Table of Contents

Handbook of US–China Relations

Handbook of US–China Relations

Edited by Andrew T.H. Tan

This Handbook addresses the key questions surrounding US–China relations: what are the historical and contemporary contexts that underpin this complex relationship? How has the strategic rivalry between the two evolved? What are the key flashpoints in their relationship? What are the key security issues between the two powers? The international contributors explore the historical, political, economic, military, and international and regional spheres of the US–China relationship. The topics they discuss include human rights, Chinese public perception of the United States, US–China strategic rivalry, China’s defence build-up and cyber war.

Chapter 21: The PLA Navy and the US Navy in the Asia-Pacific: Anti-Access/Area Denial vs AirSea Battle

Richard A. Bitzinger

Subjects: asian studies, asian politics and policy, politics and public policy, asian politics, international politics, international relations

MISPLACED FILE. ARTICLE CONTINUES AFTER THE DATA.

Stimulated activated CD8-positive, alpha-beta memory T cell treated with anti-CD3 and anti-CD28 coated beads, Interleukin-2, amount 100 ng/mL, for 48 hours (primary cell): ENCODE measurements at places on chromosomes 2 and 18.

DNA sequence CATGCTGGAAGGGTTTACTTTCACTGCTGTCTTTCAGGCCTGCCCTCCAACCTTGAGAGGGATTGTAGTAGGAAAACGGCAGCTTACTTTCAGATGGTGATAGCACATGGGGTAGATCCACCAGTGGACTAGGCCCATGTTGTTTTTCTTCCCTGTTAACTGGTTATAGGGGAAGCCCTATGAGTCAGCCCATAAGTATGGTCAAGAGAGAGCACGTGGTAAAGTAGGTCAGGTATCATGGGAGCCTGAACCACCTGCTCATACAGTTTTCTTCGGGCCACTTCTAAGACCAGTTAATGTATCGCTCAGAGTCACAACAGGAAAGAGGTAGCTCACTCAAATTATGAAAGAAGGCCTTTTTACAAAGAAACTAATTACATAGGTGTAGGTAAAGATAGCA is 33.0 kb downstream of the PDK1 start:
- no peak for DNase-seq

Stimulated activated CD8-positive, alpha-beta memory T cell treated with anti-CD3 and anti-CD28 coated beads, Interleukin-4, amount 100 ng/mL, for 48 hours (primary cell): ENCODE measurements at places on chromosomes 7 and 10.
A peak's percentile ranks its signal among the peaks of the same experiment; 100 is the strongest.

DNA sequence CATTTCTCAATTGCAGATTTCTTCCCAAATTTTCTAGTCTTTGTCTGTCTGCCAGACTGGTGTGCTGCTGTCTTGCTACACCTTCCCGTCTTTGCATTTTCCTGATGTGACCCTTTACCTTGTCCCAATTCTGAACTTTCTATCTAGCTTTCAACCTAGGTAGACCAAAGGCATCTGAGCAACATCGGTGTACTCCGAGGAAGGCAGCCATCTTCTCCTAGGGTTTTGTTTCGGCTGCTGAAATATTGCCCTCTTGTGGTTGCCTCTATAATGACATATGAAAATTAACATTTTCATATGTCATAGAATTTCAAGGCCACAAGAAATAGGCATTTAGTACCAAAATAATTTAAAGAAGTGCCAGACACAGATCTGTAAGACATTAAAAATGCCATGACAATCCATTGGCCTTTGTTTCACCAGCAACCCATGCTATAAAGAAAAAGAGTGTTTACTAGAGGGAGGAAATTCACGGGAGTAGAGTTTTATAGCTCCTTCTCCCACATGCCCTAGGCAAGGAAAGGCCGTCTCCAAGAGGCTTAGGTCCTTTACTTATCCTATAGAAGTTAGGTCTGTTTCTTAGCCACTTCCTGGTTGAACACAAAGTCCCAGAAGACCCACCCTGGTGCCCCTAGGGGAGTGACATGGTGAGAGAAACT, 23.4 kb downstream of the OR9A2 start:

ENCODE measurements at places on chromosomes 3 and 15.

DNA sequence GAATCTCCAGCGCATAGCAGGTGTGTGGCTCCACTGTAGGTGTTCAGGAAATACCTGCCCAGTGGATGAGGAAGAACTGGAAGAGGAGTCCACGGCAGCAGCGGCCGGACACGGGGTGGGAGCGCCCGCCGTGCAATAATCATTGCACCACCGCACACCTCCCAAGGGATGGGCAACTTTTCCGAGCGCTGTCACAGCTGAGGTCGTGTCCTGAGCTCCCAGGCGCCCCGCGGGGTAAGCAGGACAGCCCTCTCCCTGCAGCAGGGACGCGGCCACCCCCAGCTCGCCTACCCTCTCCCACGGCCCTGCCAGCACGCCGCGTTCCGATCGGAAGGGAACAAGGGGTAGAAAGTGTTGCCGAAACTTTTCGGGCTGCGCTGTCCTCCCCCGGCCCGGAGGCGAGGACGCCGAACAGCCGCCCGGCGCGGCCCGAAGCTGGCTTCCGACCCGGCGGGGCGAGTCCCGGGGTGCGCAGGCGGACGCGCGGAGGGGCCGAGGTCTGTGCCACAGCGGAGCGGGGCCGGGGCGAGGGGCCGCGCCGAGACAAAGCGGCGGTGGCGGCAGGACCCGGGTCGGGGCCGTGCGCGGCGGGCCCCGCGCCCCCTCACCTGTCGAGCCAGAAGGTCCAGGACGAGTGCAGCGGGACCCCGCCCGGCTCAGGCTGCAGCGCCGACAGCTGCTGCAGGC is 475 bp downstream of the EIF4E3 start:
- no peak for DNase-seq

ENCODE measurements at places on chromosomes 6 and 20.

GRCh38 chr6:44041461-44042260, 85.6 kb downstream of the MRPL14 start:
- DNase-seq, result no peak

The US and Chinese competition in the Western Pacific is increasingly taking on a military dimension. On the one hand, Beijing is increasingly prepared to use force or the threat of force to assert its self-proclaimed ‘indisputable sovereignty’ over much of the South China Sea. As part of an apparent ‘Anti-Access/Area Denial’ (A2/AD) military strategy, China is to develop the capabilities to prevent hostile (especially US) forces being able to operate with impunity within the waters closest to its territory. As such, the PLA Navy (PLAN) has particularly benefitted, as Beijing has de-emphasized ground forces in favor of acquiring the capabilities for force projection, long-range mobility, stealth and precision strike. The US response has been AirSea Battle (ASB), now termed ‘Joint Concept for Access and Maneuver in the Global Commons’, which is specifically oriented toward overcoming any Chinese A2/AD capacity that could challenge the operational freedom of US military forces. The concern is that China and the United States are increasingly prone to resort to force in the East and South China Seas in order to achieve their geopolitical goals, which in turn raises fears that such a competition could lead to an armed clash, one that could inadvertently escalate geographically and in intensity.

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